6. Tristan Roger, 2015. "Earnings Forecast Accuracy And Career Concerns," Post-Print hal-01483837, HAL.
    7. Beyer, Anne & Cohen, Daniel A. & Lys, Thomas Z. & Walther, Beverly R., 2010. "The financial reporting environment: Review of the recent literature," Journal of Accounting and Economics, Elsevier, vol. 50(2-3), pages 296-343, December.
    8. Bouteska Ahmed & Regaieg Boutheina, 2017. "The accuracy of financial analysts’ earnings forecasts and the Tunisian market reliance with time," Cogent Economics & Finance, Taylor & Francis Journals, vol. 5(1), pages 1345186-134, January.
    9. Eugene Soon Lee Kang & Shun Yin Lam, 2017. "Contingent effects of firm and employee reputations on professional advice adoption," Service Business, Springer;Pan-Pacific Business Association, vol. 11(2), pages 345-373, June.
    10. Yu, Fang (Frank), 2008. "Analyst coverage and earnings management," Journal of Financial Economics, Elsevier, vol. 88(2), pages 245-271, May.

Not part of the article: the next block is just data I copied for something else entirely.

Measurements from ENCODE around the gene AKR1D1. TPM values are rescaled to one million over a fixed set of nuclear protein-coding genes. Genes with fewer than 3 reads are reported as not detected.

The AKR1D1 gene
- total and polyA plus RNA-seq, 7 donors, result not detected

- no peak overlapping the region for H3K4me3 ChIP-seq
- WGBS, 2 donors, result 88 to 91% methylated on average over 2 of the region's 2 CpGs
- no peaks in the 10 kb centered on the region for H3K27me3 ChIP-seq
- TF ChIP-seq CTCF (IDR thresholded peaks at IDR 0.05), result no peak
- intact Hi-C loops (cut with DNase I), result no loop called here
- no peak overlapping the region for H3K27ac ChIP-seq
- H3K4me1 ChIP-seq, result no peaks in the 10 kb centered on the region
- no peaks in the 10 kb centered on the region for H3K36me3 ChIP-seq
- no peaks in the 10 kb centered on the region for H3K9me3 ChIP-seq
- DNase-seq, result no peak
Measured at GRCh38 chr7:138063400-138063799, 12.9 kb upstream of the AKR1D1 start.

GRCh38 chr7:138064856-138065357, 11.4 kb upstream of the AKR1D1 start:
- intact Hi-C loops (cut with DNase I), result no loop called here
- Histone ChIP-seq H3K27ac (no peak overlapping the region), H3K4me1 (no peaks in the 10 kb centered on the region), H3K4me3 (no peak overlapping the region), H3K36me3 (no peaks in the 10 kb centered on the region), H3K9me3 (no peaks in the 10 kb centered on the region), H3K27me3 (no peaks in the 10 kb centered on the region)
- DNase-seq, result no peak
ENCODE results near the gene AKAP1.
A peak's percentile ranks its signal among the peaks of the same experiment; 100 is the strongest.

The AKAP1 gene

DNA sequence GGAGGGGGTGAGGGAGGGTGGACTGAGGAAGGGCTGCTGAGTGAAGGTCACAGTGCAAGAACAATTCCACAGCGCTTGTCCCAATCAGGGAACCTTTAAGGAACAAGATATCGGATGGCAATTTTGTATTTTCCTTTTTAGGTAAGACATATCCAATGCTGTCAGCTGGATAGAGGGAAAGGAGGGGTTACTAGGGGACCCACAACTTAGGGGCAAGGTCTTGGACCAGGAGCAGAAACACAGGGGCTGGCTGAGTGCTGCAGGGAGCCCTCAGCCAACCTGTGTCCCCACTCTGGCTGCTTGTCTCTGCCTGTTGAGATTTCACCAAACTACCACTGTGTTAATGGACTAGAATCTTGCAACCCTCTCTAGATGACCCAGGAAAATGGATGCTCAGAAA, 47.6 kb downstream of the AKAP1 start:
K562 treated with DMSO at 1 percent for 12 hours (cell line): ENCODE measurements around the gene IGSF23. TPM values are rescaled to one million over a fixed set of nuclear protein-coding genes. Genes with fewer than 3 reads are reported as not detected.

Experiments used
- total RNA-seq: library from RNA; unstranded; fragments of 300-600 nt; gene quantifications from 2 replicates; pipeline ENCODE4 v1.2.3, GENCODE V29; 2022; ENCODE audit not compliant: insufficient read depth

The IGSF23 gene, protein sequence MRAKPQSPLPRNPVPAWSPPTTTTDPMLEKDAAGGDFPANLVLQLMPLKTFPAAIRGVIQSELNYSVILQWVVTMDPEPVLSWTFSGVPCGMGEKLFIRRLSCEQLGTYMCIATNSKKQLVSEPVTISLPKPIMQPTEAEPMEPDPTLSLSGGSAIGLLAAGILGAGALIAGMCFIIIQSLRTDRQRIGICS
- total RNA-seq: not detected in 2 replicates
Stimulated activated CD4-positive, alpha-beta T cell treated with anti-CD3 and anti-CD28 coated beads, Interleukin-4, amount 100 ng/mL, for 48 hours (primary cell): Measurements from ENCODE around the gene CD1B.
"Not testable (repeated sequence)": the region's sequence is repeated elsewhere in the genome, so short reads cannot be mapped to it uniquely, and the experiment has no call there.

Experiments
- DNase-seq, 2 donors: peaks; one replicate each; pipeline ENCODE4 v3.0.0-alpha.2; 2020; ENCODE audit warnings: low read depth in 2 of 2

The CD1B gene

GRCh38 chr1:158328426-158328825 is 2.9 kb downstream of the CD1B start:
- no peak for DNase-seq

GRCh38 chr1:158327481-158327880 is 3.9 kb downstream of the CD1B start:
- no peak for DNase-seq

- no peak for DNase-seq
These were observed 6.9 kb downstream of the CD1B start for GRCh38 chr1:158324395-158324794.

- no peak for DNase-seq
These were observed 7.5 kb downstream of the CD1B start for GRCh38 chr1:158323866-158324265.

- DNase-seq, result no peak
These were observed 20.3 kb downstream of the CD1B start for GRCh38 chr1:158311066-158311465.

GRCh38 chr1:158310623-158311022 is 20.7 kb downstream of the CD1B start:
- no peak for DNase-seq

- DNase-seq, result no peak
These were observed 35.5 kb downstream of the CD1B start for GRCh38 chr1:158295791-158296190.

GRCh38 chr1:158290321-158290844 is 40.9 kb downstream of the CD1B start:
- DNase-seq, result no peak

11. Sean Cleary & Jonathan Jona & Gladys Lee & Joshua Shemesh, 2020. "Underlying risk preferences and analyst risk‐taking behavior," Journal of Business Finance & Accounting, Wiley Blackwell, vol. 47(7-8), pages 949-981, July.
    12. Bok Baik & Kyonghee Kim & Richard Morton & Yongoh Roh, 2016. "Analysts’ pre-tax income forecasts and the tax expense anomaly," Review of Accounting Studies, Springer, vol. 21(2), pages 559-595, June.
    13. Yuyan Guan & Congcong Li & Hai Lu & M. H. Franco Wong, 2019. "Regulations and Brain Drain: Evidence from Wall Street Star Analysts’ Career Choices," Management Science, INFORMS, vol. 65(12), pages 5766-5784, December.
    14. Athanasakou, Vasiliki & Simpson, Ana, 2016. "Investor attention to rounding as a salient forecast feature," International Journal of Forecasting, Elsevier, vol. 32(4), pages 1212-1233.
    15. Pandit, Shailendra & Willis, Richard H. & Zhou, Ling, 2012. "Security analysts, cash flow forecasts, and turnover," International Journal of Forecasting, Elsevier, vol. 28(4), pages 874-890.
    16. Gilles Hilary & Charles Hsu & Rencheng Wang, 2014. "Management Forecast Consistency," Journal of Accounting Research, Wiley Blackwell, vol. 52(1), pages 163-191, March.
    17. Danling Jiang & Alok Kumar & Kelvin K. F. Law, 2016. "Political contributions and analyst behavior," Review of Accounting Studies, Springer, vol. 21(1), pages 37-88, March.
    18. Boris Groysberg & Paul M. Healy & David A. Maber, 2011. "What Drives Sell‐Side Analyst Compensation at High‐Status Investment Banks?," Journal of Accounting Research, Wiley Blackwell, vol. 49(4), pages 969-1000, September.